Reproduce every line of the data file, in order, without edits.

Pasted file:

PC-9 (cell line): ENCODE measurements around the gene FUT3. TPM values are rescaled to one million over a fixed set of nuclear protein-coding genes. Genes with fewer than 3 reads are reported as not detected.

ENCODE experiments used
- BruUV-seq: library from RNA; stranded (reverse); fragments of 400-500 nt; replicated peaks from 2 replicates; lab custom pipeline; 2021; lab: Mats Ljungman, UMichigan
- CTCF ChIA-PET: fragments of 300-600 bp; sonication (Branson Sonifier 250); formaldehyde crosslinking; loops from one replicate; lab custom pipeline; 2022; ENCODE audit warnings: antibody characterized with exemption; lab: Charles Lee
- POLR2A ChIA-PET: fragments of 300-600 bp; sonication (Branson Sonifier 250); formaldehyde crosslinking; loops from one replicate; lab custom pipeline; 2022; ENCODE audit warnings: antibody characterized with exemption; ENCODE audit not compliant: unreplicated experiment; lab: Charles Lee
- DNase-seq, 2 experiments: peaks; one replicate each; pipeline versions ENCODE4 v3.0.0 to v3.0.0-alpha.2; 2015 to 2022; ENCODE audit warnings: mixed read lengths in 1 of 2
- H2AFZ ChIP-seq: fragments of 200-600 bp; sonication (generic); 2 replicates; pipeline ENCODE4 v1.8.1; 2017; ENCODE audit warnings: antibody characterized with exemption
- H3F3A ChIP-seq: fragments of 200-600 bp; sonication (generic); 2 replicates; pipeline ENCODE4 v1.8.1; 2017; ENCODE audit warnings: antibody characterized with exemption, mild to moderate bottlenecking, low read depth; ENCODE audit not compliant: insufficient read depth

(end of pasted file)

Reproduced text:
PC-9 (cell line): ENCODE measurements around the gene FUT3. TPM values are rescaled to one million over a fixed set of nuclear protein-coding genes. Genes with fewer than 3 reads are reported as not detected.

ENCODE experiments used
- BruUV-seq: library from RNA; stranded (reverse); fragments of 400-500 nt; replicated peaks from 2 replicates; lab custom pipeline; 2021; lab: Mats Ljungman, UMichigan
- CTCF ChIA-PET: fragments of 300-600 bp; sonication (Branson Sonifier 250); formaldehyde crosslinking; loops from one replicate; lab custom pipeline; 2022; ENCODE audit warnings: antibody characterized with exemption; lab: Charles Lee
- POLR2A ChIA-PET: fragments of 300-600 bp; sonication (Branson Sonifier 250); formaldehyde crosslinking; loops from one replicate; lab custom pipeline; 2022; ENCODE audit warnings: antibody characterized with exemption; ENCODE audit not compliant: unreplicated experiment; lab: Charles Lee
- DNase-seq, 2 experiments: peaks; one replicate each; pipeline versions ENCODE4 v3.0.0 to v3.0.0-alpha.2; 2015 to 2022; ENCODE audit warnings: mixed read lengths in 1 of 2
- H2AFZ ChIP-seq: fragments of 200-600 bp; sonication (generic); 2 replicates; pipeline ENCODE4 v1.8.1; 2017; ENCODE audit warnings: antibody characterized with exemption
- H3F3A ChIP-seq: fragments of 200-600 bp; sonication (generic); 2 replicates; pipeline ENCODE4 v1.8.1; 2017; ENCODE audit warnings: antibody characterized with exemption, mild to moderate bottlenecking, low read depth; ENCODE audit not compliant: insufficient read depth